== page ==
Nanobiosys, a four-year-old South Korean molecular diagnostics firm, has published the first description and validation study of its flagship technology, a fast, portable, and inexpensive fluidic chip-based real-time PCR instrument.

Specifically, researchers from Seoul-based Nanobiosys demonstrated that its system could diagnose influenza A/H1N1 from human clinical samples with 100 percent sensitivity and specificity, performing 30 cycles of real-time PCR in about 15 minutes.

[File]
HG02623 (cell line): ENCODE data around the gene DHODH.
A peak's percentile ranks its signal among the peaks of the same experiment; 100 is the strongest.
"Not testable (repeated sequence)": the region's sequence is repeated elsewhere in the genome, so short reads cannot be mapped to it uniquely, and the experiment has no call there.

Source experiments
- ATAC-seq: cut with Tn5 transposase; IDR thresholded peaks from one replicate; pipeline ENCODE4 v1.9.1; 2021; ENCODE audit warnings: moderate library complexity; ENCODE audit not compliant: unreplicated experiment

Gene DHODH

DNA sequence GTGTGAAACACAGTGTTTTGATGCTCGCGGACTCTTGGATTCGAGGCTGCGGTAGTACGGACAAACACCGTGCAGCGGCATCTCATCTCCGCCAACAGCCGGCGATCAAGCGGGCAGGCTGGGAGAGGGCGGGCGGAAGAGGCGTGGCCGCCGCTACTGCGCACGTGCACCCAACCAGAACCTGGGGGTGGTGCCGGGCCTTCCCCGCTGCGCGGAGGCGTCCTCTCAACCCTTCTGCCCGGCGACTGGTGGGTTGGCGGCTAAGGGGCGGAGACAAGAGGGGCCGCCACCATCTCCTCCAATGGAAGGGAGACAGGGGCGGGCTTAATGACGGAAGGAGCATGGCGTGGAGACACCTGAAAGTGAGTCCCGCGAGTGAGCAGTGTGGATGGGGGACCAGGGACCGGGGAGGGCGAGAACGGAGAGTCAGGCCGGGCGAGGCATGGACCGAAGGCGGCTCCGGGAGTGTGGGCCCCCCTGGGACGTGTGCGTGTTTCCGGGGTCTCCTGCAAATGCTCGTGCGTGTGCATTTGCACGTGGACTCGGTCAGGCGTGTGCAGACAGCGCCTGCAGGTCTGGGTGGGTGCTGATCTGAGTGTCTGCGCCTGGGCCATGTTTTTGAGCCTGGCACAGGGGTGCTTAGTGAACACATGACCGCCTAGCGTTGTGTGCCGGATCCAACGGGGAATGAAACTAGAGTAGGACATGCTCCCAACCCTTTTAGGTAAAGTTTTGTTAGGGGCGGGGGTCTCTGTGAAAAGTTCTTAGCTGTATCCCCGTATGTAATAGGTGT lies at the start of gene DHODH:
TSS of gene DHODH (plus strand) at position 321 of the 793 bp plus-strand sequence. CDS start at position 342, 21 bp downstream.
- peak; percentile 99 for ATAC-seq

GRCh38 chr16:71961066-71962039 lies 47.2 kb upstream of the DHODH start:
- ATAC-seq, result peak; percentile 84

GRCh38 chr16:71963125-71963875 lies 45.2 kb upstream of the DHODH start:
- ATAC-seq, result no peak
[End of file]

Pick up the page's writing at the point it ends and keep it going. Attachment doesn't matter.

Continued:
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NPR reports that with medical data being big business, some companies want to get patients involved.

The Asbury Park Press reports on the startup Genomic Prediction's test to determine an embryo's risk of disease.

In PNAS this week: optical mapping allows glimpse of structural variants, disease-linked GATA2 mutations boosts its protein activity, and more.

Senator Elizabeth Warren (D-Mass.) has released the results of a genetic ancestry analysis, the Boston Globe reports.

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